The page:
spokesman for Rusal said the new duties would enable it to “strengthen”
its position in Europe. The cut in tariffs represented an estimated
saving to Deripaska’s company of up to £50m a year.
The month before Mandelson’s trip to Corfu, another inquiry into
aluminium tariffs began. Mandelson’s officials were investigating
whether to impose duties on aluminium foil imports from Armenia, Brazil
and China. An EC spokesman said that one of the companies under
investigation was owned by Deripaska.
While Mandelson says he has never discussed tariffs with Deripaska, the
tycoon is a consummate lobbyist on behalf of his own industry,
networking each year with politicians at the World Economic Summit in
Davos. In 2006 a lobbyist helped arrange a meeting between him and
Senator John McCain, now the Republican candidate for president.
Deripaska, 40, studied quantum physics at university. He was the
manager of a Siberian aluminium plant at only 25 and rose into the
ranks of the super-rich from this highly lucrative post-Soviet
industry. During the dangerous 1990s, there was gang warfare for
control of aluminium smelters in Siberia, and one of Deripaska’s
associates was badly injured.
A ruthless business ethic combined with a knack for cultivating
political contacts — he married into the family of Boris Yeltsin, the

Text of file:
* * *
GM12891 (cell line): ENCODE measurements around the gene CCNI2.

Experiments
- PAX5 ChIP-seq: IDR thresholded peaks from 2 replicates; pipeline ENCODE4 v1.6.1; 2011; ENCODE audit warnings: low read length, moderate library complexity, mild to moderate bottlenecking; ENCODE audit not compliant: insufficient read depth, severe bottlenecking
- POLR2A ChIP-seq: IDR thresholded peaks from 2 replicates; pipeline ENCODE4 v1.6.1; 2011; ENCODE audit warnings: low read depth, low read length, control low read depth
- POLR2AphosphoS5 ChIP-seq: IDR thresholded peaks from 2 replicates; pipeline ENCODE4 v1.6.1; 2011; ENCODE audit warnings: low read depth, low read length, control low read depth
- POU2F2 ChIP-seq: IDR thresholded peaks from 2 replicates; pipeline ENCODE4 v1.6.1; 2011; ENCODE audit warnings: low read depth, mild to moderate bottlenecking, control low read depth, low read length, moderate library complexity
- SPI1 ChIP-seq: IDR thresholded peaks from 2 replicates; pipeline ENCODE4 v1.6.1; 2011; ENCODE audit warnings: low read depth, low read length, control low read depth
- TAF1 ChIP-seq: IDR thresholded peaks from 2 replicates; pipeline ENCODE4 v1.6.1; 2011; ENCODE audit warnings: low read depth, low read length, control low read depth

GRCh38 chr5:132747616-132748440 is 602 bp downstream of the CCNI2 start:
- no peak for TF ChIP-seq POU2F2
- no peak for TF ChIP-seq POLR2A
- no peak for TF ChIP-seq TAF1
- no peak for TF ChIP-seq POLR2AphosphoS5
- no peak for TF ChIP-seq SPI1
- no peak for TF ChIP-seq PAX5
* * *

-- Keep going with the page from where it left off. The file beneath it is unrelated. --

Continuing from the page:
former Russian president — saw him emerge victorious from the aluminium
wars. Roman Abramovich, the owner of Chelsea football club, was one of
his partners and is still a friend. But his most powerful ally is the
prime minister, Vladimir Putin, although this relationship is likely to
be tested if Rusal, as has been reported, requires state funds to get
it through the credit crisis. The tycoon has been badly hit by the
credit crunch, liquidating assets for cash.
Deripaska has worked vigorously to protect his reputation, robustly
denying reports in the American press of suspicions of illegal
activities in his early business career. His entry visa to America was
revoked last year for unspecified reasons. He has blamed the decision
One of Deripaska’s key financial advisers is Nat Rothschild, who is
co-chairman of a New York hedge fund and a friend of Mandelson’s. Nat
Rothschild’s father, the financier Lord Rothschild, owns a villa in
Corfu where Mandelson has stayed as a guest. The Queen K is understood
to have been moored just offshore from the villa.
As Mandelson starts his new job as business secretary, his links with
the super-rich, including Deripaska, face greater scrutiny. He will be
required to register any potential conflicts of interest with his
MEPs are also demanding closer scrutiny of any hospitality Mandelson
has accepted from Deripaska. Syed Kamall, a Conservative MEP and member
of the European parliament’s trade committee, said: “Mr Mandelson must
demonstrate that he came to his decisions independently, and that by
accepting hospitality on the yacht there was no conflict of interest.”
When asked what hospitality Mandelson had received from Deripaska last
week, his EC spokesman said: “The only information I have is that he
went on board for drinks.” When told that a source said Mandelson had
in fact been staying on the yacht, rather than just visiting for
drinks, the spokesman said he could not comment further.
The spokesman said the changes in tariffs had not been initiated by
Mandelson and he had not discussed them with Deripaska or Rothschild,
so “the issue of conflict of interest simply does not arise”